The Polarstern research vessel will spend 1 year locked in an Arctic ice floe. Aboard the ship and on the nearby ice, researchers will take measurements of the ice, air, water, and more in an effort to understand this pristine place. Science journalist Shannon Hall joins host Sarah Crespi to talk about her time aboard the Polarstern and how difficult these measurements are, when the researchers’ temporary Arctic home is the noisiest, smokiest, brightest thing around.
After that icy start, Sarah talks also with Tanmoy Samanta, a postdoctoral researcher at Peking University in Beijing, about the source of the extreme temperature of the Sun’s corona, which can be up to 1 million K hotter than the surface of the Sun. His team’s careful measurements of spicules—small, plentiful, short-lived spikes of plasma that constantly ruffle the Sun’s surface—and the magnetic networks that seem to generate these spikes, suggest a solution to the long-standing problem of how spicules arise and, at the same time, their likely role in the heating of the corona.
Fragmented physical activity, but not total daily activity, was significantly associated with death, the researchers found. For each 10% higher degree of activity fragmentation, mortality risk was 49% greater. The duration of physical activity also mattered: Participants who frequently engaged in short bouts of activity of less than five minutes were more likely to die than those whose activity bouts lasted five minutes or longer. These associations held after adjusting for age, sex, body mass index and other factors.
Daily physical activity, which benefits health and quality of life, typically decreases in older adults. A new study shows that higher fragmentation of that activity — more transitions from activity to sedentariness — may be a better indicator of risk of death than a person’s overall level of physical activity.
Researchers from the Johns Hopkins Bloomberg School of Public Health, Baltimore, analyzed data from the NIA-supported Baltimore Longitudinal Study of Aging (BLSA), looking at a week’s worth of minute-by-minute physical activity for 548 healthy participants age 65 and older (average age, 76).
“A simple example would be copper and fiber wires. When you’re putting wires in a new facility, it’s easier to put in many more than you need that moment because putting them in 5 years from now or 10 years from now is quite hard. Something like 85 percent of our copper wires and fiber optic cables are dark right now because we know we’re going to need them in the future.”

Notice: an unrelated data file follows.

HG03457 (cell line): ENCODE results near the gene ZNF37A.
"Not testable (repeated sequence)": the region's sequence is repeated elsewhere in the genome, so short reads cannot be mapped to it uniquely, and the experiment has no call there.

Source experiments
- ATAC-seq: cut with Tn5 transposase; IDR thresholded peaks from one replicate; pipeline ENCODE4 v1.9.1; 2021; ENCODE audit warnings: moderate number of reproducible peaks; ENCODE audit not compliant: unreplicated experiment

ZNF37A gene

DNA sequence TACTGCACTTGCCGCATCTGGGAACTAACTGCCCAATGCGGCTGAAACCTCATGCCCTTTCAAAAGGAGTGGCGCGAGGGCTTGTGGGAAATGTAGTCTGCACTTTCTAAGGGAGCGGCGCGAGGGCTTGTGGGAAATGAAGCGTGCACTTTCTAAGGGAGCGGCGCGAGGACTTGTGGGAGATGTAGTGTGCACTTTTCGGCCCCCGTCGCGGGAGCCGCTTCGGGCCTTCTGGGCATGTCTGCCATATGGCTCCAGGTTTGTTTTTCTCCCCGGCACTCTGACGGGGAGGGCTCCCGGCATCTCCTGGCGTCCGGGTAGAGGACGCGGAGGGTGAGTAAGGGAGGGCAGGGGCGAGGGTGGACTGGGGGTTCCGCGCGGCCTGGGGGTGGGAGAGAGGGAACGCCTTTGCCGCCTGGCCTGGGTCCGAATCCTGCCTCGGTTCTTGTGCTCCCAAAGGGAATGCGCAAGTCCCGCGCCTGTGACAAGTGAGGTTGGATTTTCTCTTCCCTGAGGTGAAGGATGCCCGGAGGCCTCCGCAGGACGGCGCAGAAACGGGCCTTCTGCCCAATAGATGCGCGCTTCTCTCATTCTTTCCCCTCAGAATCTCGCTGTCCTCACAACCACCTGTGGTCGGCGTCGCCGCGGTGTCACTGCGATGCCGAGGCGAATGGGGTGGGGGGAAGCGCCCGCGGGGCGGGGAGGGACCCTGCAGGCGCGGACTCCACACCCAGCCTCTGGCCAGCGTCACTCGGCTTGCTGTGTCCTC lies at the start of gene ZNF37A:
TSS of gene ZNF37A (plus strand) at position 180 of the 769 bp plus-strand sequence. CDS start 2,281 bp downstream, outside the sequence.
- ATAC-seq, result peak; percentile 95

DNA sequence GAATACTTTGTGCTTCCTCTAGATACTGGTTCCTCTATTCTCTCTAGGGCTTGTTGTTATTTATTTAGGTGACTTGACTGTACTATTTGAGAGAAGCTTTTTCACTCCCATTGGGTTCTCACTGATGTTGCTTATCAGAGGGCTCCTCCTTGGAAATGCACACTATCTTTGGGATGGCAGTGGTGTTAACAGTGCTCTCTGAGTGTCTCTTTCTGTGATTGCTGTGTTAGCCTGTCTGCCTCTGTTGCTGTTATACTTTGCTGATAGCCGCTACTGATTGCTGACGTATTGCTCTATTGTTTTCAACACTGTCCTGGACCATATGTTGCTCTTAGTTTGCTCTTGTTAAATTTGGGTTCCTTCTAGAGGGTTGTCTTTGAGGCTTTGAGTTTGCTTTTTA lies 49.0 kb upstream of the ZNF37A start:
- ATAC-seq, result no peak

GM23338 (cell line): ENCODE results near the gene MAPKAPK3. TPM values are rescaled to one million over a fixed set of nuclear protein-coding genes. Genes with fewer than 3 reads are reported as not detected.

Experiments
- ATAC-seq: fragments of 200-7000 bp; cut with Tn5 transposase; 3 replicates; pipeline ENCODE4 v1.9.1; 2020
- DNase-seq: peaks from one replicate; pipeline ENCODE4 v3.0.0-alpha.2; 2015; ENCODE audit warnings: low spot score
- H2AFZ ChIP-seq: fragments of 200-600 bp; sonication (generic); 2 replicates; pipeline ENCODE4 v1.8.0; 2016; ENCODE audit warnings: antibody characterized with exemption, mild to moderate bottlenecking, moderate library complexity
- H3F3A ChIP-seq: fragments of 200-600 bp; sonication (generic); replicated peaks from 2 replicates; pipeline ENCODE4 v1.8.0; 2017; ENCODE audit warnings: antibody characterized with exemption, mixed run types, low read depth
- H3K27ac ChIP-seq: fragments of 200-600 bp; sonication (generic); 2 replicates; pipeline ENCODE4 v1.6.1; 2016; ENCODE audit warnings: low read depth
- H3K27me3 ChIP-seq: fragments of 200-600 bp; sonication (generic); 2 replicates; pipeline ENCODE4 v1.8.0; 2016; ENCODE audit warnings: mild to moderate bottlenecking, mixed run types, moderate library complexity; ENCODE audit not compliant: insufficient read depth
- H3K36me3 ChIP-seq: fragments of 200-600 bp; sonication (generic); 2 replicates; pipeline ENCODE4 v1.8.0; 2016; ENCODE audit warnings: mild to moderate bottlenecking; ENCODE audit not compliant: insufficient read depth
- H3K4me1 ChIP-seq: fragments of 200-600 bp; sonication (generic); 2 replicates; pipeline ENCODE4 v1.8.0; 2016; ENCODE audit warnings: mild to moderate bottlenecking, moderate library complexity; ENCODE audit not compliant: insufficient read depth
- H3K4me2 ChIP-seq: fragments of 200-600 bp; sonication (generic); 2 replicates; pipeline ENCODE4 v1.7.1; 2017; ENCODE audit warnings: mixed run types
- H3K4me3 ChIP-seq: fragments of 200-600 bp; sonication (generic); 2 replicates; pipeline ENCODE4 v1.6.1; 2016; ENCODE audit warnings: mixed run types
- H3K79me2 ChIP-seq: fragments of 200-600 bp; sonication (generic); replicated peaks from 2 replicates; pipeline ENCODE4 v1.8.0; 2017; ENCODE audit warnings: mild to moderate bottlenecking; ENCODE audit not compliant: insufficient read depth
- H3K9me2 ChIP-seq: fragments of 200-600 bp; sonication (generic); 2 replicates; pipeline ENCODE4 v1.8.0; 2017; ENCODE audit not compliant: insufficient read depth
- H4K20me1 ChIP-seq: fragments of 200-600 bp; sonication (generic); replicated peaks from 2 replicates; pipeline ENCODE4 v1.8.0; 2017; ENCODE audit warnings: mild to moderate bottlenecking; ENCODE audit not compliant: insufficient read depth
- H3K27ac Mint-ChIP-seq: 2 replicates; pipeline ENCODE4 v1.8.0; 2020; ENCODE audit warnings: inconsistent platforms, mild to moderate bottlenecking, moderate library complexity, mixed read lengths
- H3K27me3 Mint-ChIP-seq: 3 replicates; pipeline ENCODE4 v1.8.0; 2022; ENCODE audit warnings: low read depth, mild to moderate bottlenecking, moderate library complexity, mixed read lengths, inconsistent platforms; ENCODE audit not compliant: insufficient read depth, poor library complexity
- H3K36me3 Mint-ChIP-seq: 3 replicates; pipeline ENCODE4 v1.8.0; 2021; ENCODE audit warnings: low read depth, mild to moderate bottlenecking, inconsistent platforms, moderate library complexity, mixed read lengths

When you consider the fast pace of technological advances today, you wonder how do you go about building a new hospital and keep the technology relevant for 10, 20 or even 50 years? I put that question to Stanford Health Care’s technology wiz Gary Fritz. He told me:
“We try to do something we call future-proof the hospital. We tried to make design decisions and technology decisions that allow us to move to the current or the next generation technology as easily as possible.”
Alpha Jacket’s fabric is both stylish yet waterproof and wind-resistant, and its high-collar design and cut gives it the appeal of a casual blazer, but with reflective piping and a durable design that you can comfortably wear anywhere in the outdoors. Each jacket is armed with 8 pockets on the inside, for everything from your phone to your power-bank, keys, sunglasses, wallet, and even an iPad. Plus, a dedicated pouch for carrying a water-bladder to sip from while on the go. Pockets on the outside of the jacket find their place on the breast as well as the sleeve, secured with concealed YKK zippers that match the quality build of the rest of the jacket.
Alpha Jacket was built to truly support the often-traveler. Designed by Dan Truong and Linh Tran, a couple who endured a long-distance relationship and found themselves often traveling to meet each other, the Alpha Jacket sits at the intersection of “jacket that’s perfect for traveling” and “jacket I can step out for social events in”. For someone who finds themselves traveling often, the Alpha Jacket comes with a detachable hoodie that has a built-in neck pillow (you can choose between memory foam or microbeads) helping you get through long commutes, and for the alpha-human who wants to look their best, the jacket comes in a variety of four colors to choose from, with a cut that defines your silhouette just like a casual blazer would, but also gives you the advantage of storage so you don’t need to lug a backpack around with your stuff!
The Denver Art Museum will celebrate famed French Impressionist Claude Monet’s birthday on November 14, 2019, in conjunction with the exhibition Claude Monet: The Truth of Nature. The DAM will celebrate the artist’s 179th birthday with cake, the launch of the DAM’s first-ever podcast titled Beyond Monet, the reveal of a Monet-inspired painting by local artist Ashley Joon, a special Art & About program dedicated to Monet’s birthday, and a surprise Monet-themed gift bag for one lucky visitor.
Born in Paris on November 14, 1840, Claude Monet was a prolific painter and founder of the French Impressionist movement, bridging the gap between the artistic movements of the 19th century and the modernized art world of the 20th century. Monet lived a long life and had an extensive artistic career that spanned nearly 70 years. In the Monet exhibition, visitors can see more than 120 works by Monet, including the first painting Monet ever exhibited when he was just 18 years old, along with some of his very last paintings.
Most of us are living urban lifes full of to-do lists and Deadlines. But when heading out into nature our perspective changes, giving back value to experience and creating awareness for our daily urban lifes.
This is what we experienced this year in Alberta, Canada.